Introduction to Logic Circuits

–L=0 if the light is off •Logic function –L can be described as a function of the input x –L(x) = x Binary Logic. Basic Logic Function (1/2) : AND •Se...

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Introduction to Logic Circuits Chonnam National University School of Electronics and Computer Engineering

Kyungbaek Kim

Terminology • Analog circuits • Digital circuits – Signal values restricted to a few discrete values – Binary logic circuits : two values, 0 and 1 • Why do we use the binary circuit??

– Multi-valued logic • More than two values • Some flash devices use multi-valued data storage – Multi-level cell (MLC) : capable of storing 2 bits of data per cell

• Not covered in this class

Binary Logic

Binary Switch : an example of Binary logic Open

Closed

Input

Binary Logic

Application of a switch • Light • Status of the light – L=1 if the light is on – L=0 if the light is off

• Logic function – L can be described as a function of the input x – L(x) = x

Binary Logic

Basic Logic Function (1/2) : AND • Series Connection • L(x1,x2) = x1•x2 where L=1 if x1=1 and x2=1, L=0 otherwise

Binary Logic

Basic Logic Function (2/2) : OR • Parallel Connection • L(x1,x2)=x1+x2 where L=0 if x1=0 and x2=0, L=1 otherwise

Binary Logic

Series-Parallel Connection

• L(x1,x2,x3)=?

(x1+x2) •x3

Binary Logic

Inversion • Inverse function – If x=0, L=1 – If x=1, L=0

Binary Logic

Complement : NOT • Inversion – Inverse of a value – Complement of a value – NOT operation

• L(x) = x = x’ = !x = NOT x = ~x • Complement (NOT) operation can be applied to more complex operations – f’(x1,x2) = (x1+x2)’

Truth Table

Truth Tables; AND and OR • Alternative description of a logic function for combinational circuits

All Possible combinations of Inputs

Each of Valuation

Truth Table

Three input AND and OR • 2 inputs  4 combinations (2^2) • 3 inputs  8 combinations (2^3) • 4 inputs  ??

2^4 = 16

Table Size with n inputs = 2^n

Logic Gate and Network

Logic gates and networks • The Three basic functions (AND, OR, and NOT) can be combined to form logic functions of any complexity • Logic Gates – They can be represented by symbols

• A circuit diagram or a schematic – A combination of logic gate symbols in a drawing – Larger circuit uses a network of gates

Logic Gate and Network

Basic Logic Gate Symbols

Others : NAND, NOR, XOR, Buffer

Logic Gate and Network

Not gate Truth Table A

F

0

1

1

0

Wavelet In A

1

0

Logic Symbol 1

0

A Out F

0

1

0

F

1

Logic Equation F  A  A'

Source)디지털 논리회로, 임석구, 홍경호

Logic Gate and Network

AND gate Truth Table A

B

F

0

0

0

0

1

0

1

0

0

1

1

1

Wavelet

Logic Symbol

A

0

0

1

1

0

B

0

1

0

1

0

F

0

0

0

1

0

A B

F

Logic Equation

F  AB  A  B

Source)디지털 논리회로, 임석구, 홍경호

Logic Gate and Network

3 input AND gate Truth Table A

B

C

F

0

0

0

0

0

0

1

0

Wavelet A

0 0 0 0 1 1 1 1 0

B

0 0 1 1 0 0 1 1 0 0 1 0 1 0 1 0 1 0 0 0 0 0 0 0 0 1 0

0

1

0

0

C

0

1

1

0

F

1

0

0

0

1

0

1

0

1

1

0

0

1

1

1

1

Logic Equation

F  ABC  A  B  C Logic Symbol A B C

F

Source)디지털 논리회로, 임석구, 홍경호

Logic Gate and Network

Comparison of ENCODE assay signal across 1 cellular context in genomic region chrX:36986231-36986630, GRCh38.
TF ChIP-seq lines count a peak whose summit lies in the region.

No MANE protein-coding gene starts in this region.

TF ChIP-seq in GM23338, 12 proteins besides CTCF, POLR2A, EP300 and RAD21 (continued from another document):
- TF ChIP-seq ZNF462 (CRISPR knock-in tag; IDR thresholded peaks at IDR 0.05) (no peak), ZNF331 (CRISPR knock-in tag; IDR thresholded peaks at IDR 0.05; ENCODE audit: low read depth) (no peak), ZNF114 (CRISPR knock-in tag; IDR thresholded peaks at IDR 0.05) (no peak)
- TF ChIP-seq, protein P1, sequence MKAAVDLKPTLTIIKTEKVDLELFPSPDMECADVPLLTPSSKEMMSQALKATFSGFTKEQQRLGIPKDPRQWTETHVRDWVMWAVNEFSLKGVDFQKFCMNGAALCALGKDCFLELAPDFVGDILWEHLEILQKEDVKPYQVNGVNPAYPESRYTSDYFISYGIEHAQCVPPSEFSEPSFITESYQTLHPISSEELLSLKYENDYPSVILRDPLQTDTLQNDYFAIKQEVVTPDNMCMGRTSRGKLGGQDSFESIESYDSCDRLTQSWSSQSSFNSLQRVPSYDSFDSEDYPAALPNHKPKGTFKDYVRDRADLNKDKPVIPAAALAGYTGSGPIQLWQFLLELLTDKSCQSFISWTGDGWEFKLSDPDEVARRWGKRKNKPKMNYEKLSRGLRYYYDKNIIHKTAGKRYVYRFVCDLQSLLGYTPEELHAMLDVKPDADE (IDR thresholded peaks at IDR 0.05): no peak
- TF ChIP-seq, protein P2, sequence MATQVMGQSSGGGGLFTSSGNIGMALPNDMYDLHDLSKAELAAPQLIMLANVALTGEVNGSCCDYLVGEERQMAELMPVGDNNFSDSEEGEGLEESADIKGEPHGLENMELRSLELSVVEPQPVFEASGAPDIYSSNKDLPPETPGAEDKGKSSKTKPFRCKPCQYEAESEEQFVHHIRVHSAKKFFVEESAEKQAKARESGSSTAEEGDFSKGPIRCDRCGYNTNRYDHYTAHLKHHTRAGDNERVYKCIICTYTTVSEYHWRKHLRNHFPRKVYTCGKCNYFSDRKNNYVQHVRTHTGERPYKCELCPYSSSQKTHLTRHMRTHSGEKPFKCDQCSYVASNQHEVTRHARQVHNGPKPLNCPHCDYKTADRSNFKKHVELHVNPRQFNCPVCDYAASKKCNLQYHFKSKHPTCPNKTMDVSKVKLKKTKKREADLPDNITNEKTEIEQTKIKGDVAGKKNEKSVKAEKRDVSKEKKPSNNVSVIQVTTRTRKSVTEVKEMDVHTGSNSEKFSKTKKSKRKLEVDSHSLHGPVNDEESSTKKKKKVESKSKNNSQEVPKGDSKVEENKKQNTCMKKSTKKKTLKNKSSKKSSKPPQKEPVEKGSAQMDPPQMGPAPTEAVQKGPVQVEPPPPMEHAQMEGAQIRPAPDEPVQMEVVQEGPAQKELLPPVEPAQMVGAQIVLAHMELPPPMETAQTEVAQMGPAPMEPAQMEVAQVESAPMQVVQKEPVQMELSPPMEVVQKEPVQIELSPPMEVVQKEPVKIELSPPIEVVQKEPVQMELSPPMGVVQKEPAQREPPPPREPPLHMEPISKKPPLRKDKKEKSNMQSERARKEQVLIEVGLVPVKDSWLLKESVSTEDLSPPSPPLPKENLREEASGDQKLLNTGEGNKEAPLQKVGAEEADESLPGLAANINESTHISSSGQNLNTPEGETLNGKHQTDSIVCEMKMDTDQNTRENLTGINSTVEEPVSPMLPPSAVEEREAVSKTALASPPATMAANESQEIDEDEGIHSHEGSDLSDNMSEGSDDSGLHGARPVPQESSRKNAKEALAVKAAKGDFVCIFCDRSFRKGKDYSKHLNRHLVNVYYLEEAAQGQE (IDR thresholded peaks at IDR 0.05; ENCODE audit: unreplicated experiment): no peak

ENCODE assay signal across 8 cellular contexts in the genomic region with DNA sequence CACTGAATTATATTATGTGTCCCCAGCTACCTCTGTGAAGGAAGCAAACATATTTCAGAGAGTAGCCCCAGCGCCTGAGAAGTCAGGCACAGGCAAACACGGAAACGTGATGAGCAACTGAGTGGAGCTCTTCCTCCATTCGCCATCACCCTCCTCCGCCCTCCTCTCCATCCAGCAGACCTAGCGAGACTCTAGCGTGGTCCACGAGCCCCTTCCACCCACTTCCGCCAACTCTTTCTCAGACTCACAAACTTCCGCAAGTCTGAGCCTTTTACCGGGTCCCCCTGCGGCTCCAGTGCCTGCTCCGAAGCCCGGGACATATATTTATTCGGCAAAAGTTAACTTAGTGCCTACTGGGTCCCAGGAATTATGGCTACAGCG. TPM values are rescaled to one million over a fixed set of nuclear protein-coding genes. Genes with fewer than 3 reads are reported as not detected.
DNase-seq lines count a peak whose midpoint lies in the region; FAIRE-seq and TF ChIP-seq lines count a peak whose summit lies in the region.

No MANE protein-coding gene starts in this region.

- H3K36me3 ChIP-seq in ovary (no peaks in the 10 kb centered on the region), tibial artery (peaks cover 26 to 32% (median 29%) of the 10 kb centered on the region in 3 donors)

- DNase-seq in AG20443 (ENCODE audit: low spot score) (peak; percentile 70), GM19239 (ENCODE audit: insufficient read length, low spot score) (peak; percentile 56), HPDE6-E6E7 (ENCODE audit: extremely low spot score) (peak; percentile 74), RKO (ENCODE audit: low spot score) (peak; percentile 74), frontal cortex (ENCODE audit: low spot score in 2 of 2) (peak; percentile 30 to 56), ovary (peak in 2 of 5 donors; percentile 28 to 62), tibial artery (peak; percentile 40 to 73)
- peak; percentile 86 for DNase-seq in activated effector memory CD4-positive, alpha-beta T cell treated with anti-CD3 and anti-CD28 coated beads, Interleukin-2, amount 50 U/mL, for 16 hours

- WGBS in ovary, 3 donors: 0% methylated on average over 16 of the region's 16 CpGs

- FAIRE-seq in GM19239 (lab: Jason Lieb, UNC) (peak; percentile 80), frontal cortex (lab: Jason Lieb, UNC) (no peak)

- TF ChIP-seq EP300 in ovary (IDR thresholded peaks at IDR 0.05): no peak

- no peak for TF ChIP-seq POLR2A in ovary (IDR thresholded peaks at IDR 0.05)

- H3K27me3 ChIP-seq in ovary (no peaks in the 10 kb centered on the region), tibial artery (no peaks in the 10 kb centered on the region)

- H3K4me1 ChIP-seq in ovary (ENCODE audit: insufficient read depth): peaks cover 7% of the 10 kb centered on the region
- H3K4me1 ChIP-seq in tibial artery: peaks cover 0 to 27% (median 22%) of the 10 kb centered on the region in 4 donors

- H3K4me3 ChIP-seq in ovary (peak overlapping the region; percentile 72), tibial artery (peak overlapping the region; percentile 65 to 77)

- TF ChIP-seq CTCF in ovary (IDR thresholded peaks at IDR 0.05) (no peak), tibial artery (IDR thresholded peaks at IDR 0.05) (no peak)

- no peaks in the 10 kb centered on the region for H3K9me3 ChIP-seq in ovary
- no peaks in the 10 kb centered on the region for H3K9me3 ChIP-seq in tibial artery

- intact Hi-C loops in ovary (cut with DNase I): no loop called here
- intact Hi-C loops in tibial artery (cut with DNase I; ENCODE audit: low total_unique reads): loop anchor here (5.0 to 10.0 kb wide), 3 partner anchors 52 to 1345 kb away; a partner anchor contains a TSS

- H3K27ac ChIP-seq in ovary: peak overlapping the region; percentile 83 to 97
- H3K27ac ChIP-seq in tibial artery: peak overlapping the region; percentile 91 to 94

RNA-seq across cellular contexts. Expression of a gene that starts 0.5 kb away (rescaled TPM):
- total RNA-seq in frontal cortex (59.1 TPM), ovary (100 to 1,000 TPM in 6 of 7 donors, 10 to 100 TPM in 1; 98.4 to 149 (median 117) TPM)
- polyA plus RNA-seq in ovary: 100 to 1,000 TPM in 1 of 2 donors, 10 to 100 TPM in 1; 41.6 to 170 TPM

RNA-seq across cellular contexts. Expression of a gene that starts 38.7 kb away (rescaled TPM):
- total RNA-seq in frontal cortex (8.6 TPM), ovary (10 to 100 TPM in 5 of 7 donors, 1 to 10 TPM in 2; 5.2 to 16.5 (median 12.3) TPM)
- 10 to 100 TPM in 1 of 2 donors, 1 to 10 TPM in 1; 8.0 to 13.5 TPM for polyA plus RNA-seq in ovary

OR gate Truth Table A

B

F

0

0

0

0

1

1

1

0

1

1

1

1

Wavelet

Logic Equation

A

0

0

1

1

0

B

0

1

0

1

0

F

0

1

1

1

0

F  A B Logic Symbol A B

F

Source)디지털 논리회로, 임석구, 홍경호

Logic Gate and Network

3 Input OR gate Truth Table A

B

C

Wavelet

F A

0 0 0 0 1 1 1 1 0

0

0

0

0

0

0

1

1

B

0 0 1 1 0 0 1 1 0

0

1

0

1

C

0 1 0 1 0 1 0 1 0

0

1

1

1

F

0 1 1 1 1 1 1 1 0

1

0

0

1

1

0

1

1

1

1

0

1

1

1

1

1

Logic Equation

F  A B C

Logic Symbol A B C

F

Source)디지털 논리회로, 임석구, 홍경호

Logic Gate and Network

NAND gate • NOT-AND Truth Table A

B

F

0

0

1

0

1

1

1

0

1

1

1

0

Wavelet

Logic Equation

F  AB  A  B A

0

0

1

1

0

B

0

1

0

1

0

F

1

1

1

0

1

Logic Symbol A B A B

F

F

Source)디지털 논리회로, 임석구, 홍경호

Logic Gate and Network

3 input NAND gate Truth Table

Wavelet

A

B

C

F

A

0 0 0 0 1 1 1 1 0

0

0

0

1

B

0 0 1 1 0 0 1 1 0

0

0

1

1

C

0 1 0 1 0 1 0 1 0

0

1

0

1

0

1

1

1

F

1 1 1 1 1 1 1 0 1

1

0

0

1

1

0

1

1

1

1

0

1

1

1

1

0

Logic Equation

F  ABC  A  B  C

Logic Symbol A B C

F

Source)디지털 논리회로, 임석구, 홍경호

Logic Gate and Network

NOR gate • NOT-OR Truth Table A

B

F

0

0

1

0

1

0

1

0

0

1

1

0

Wavelet

Logic Equation

F  A B A

0

0

1

1

0

B

0

1

0

1

0

F

1

0

0

0

1

Logic Symbol A B A B

F

F

Source)디지털 논리회로, 임석구, 홍경호

Logic Gate and Network

3 Input NOR gate Truth Table

Wavelet

A

B

C

F

A

0 0 0 0 1 1 1 1 0

0

0

0

1

B

0 0 1 1 0 0 1 1 0

0

0

1

0

1

0

0

0 1 0 1 0 1 0 1 0

0

C

0

1

1

0

F

1 0 0 0 0 0 0 0 1

1

0

0

0

1

0

1

0

1

1

0

0

1

1

1

0

Logic Equation

F  A B C

Logic Symbol A B C

F

Source)디지털 논리회로, 임석구, 홍경호

Logic Gate and Network

XOR gate • eXclusive OR Truth Table A

B

F

0

0

0

0

1

1

1

0

1

1

1

0

Wavelet

Logic Equation

F  A  B  AB  AB A

0

0

1

1

0

B

0

1

0

1

0

F

0

1

1

0

0

Logic Symbol A B

F

Source)디지털 논리회로, 임석구, 홍경호

Logic Gate and Network

3 Input XOR gate Truth Table

Wavelet

A

B

C

F

0 0 0 0 1 1 1 1

0 0 1 1 0 0 1 1

0 1 0 1 0 1 0 1

0 1 1 0 1 0 0 1

A

0 0 0 0 1 1 1 1 0

B

0 0 1 1 0 0 1 1 0

C

0 1 0 1 0 1 0 1 0

F

0 1 1 0 1 0 0 1 0

Logic Equation

F  A B C

Logic Symbol A B C

F

Source)디지털 논리회로, 임석구, 홍경호

Logic Gate and Network

XNOR gate • eXclusive NOR  Equivalence Truth Table A

B

F

0

0

1

0

1

1 1

Wavelet

Logic Equation

A

0

0

1

1

0

F  AB  AB

0

B

0

1

0

1

0

 A B

0

0

F

1

0

0

1

1

A

1

1

Logic Symbol

A B

F

A B

B

A B

F

F

Source)디지털 논리회로, 임석구, 홍경호

Logic Gate and Network

3 Input XNOR gate 진리표 A 0 0 0 0 1 1 1 1

B 0 0 1 1 0 0 1 1

C 0 1 0 1 0 1 0 1

동작파형 F 1 0 0 1 0 1 1 0

A

0 0 0 0 1 1 1 1 0

B

0 0 1 1 0 0 1 1 0

C

0 1 0 1 0 1 0 1 0

F

1 0 0 1 0 1 1 0 1

논리식

F  A B C A

B C

논리기호 A B C

F